I'm not surprised at all that you spent far more on sewing than on knitting. I use financial tracking software, and after I started tagging all my knitting and sewing expenditures, I was shocked to see how much I spent on sewing last year! I think it's so much easier to buy a pattern here and a piece of cloth there, because I know it won't take me as long as a knitted garment to work up. IF I get to it, that is!

I think it's fantastic that so many of your makes are in regular rotation!

Didyoumakethat said...

All very interesting. I also spend far less on knitting than sewing and have vowed to feel less guilty about expensive wool. Intrigued to hear about your move away from vintage. I resist being too prescriptive about my look because what happens if I wake up one morning and change my mind?!

Sew little time said...

wow - you've made a lot this year. must do something similar for my own sewing year.

shivani said...

A year of lovely makes! It's great that you've got a nice selection of things that you wear regularly. I also think it's brilliant that you've got an idea of your personal style now - I'm still working on that with regard to what I make: I find that sometimes the idea of something is much more exciting than the actual thing itself on me (eg, Colette patterns, which sadly do nothing for me).

I should do a similar exercise on expenditure - I have a rough note of what each bit of fabric/yarn etc has cost, but I haven't tallied it up.

LinB said...

Oh, how wise of you to analyze your garment-wearing habits! I, too, am often seduced by the beauty and puzzle-solving possibilities of wildly inappropriate sewing patterns. Much better to spend time and energy (and your hard-earned money) on making garments that suit your lifestyle and your figure, but in fabrics that excite your sewing interest. There's always amateur theatrics to provide release for that corset-making, cape-twirling, I-want-to-make-16-mdeieval-princess-dresses impulse, when it becomes overwhelming.

dottiedoodle said...

This is so interesting - I'll definitely follow your example in keeping records next year.

Mary in TN said...

Very interesting post. I probably need to do the same type of analyses on my hobbies. I'm a little afraid of what the outcome might be. So glad you are wearing most of what you have sewn. That makes it more affordable. And to find patterns and styles that work with one in real life is fabulous.

christinelaennec said...

Both these posts are fascinating. I suppose if you divided the expenses by the number of hours of happy sewing and knitting (subtracting of course the unhappy hours, of which there may have been a few), you would find that it is superb value for money.

I'm interested in what you say about your evolving style. As you say, it's about more than how clothes look, but also how comfy you feel in them, and how true to yourself. And I really look forward to the post about work clothes!

Lynne said...

I am surprised at how relatively little you have spent on sewing/knitting, and that it includes stash fabric too. Also you have been very productive!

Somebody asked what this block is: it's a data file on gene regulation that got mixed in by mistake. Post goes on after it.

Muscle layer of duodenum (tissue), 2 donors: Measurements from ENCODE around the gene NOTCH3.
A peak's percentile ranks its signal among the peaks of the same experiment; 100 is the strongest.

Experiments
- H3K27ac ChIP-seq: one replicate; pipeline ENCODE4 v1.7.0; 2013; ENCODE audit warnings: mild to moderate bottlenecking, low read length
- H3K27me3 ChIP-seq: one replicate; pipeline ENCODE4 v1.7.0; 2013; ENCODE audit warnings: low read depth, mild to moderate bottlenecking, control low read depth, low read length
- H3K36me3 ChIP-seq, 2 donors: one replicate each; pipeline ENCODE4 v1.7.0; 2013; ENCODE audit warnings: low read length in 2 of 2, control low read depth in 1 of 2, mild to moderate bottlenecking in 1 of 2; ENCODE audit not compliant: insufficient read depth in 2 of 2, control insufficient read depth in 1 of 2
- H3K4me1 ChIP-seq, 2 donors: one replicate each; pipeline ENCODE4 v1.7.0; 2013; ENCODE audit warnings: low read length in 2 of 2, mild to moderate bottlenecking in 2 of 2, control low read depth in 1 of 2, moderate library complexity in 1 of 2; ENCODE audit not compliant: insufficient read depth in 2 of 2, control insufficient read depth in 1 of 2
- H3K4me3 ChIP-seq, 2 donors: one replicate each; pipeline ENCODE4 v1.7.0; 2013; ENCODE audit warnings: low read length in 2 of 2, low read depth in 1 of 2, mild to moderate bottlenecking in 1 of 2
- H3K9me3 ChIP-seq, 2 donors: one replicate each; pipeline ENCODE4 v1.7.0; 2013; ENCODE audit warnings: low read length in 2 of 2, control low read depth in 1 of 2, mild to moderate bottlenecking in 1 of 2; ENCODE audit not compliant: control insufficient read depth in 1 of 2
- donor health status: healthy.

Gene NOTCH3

Sadie said...

Speaking as an accountant, I would definitely consider stash to be a current asset. Slightly less liquid than cash, but still part of your net worth - you just need to remember to write the value down as you use it and add the cost of any stash yarn you use when calculating your knitting/sewing expenses for the year! (Or maybe not...)

I dread to think how much I've spent on yarn this year. Or clothes. I did find myself idly considering the amount I've spent just on boots in the last few months the other day and was rather horrified!

Judith said...

Keeping stock of the financial side of sewing would make for a good New Year's Resolution! Until about the end of Feb., when the years money has already been spent....J

velosewer said...

I'm too disorganised to be as diligent in keeping track of what I've made and spent.
There's no way I would pick your style as stuck in a rut.
You've opened my eyes to so many great independent pattern companies with great styles. Thank you for doing this. I really appreciate your posts.
Merry Christmas and I hope 2013 is just as good for you both.

Karen S said...

I like your idea of keeping track of how much you are spending-whether store bought or supplies to make something. I don't think I shop a lot but I'm going to keep track of purchases in 2013 just to see. I need to tighten my budget as much as possible so this will be a good way to keep myself in check.

You've made lots of lovely things in 2012. Have a wonderful holiday and looking forward to seeing your makes in 2013.

acharmofmagpies said...

What a fascinating post! It's great to see also many of your makes end up as successes. And so interesting about learning to understand your style. I'm still figuring it out for me and it's fascinating when you have an "aha" moment along the way. I love how your style has evolved, and it seems very in learning with your environment and your personality (or your blog personality at longest) and look great on you. Can't wait to see it evolve more during 2013!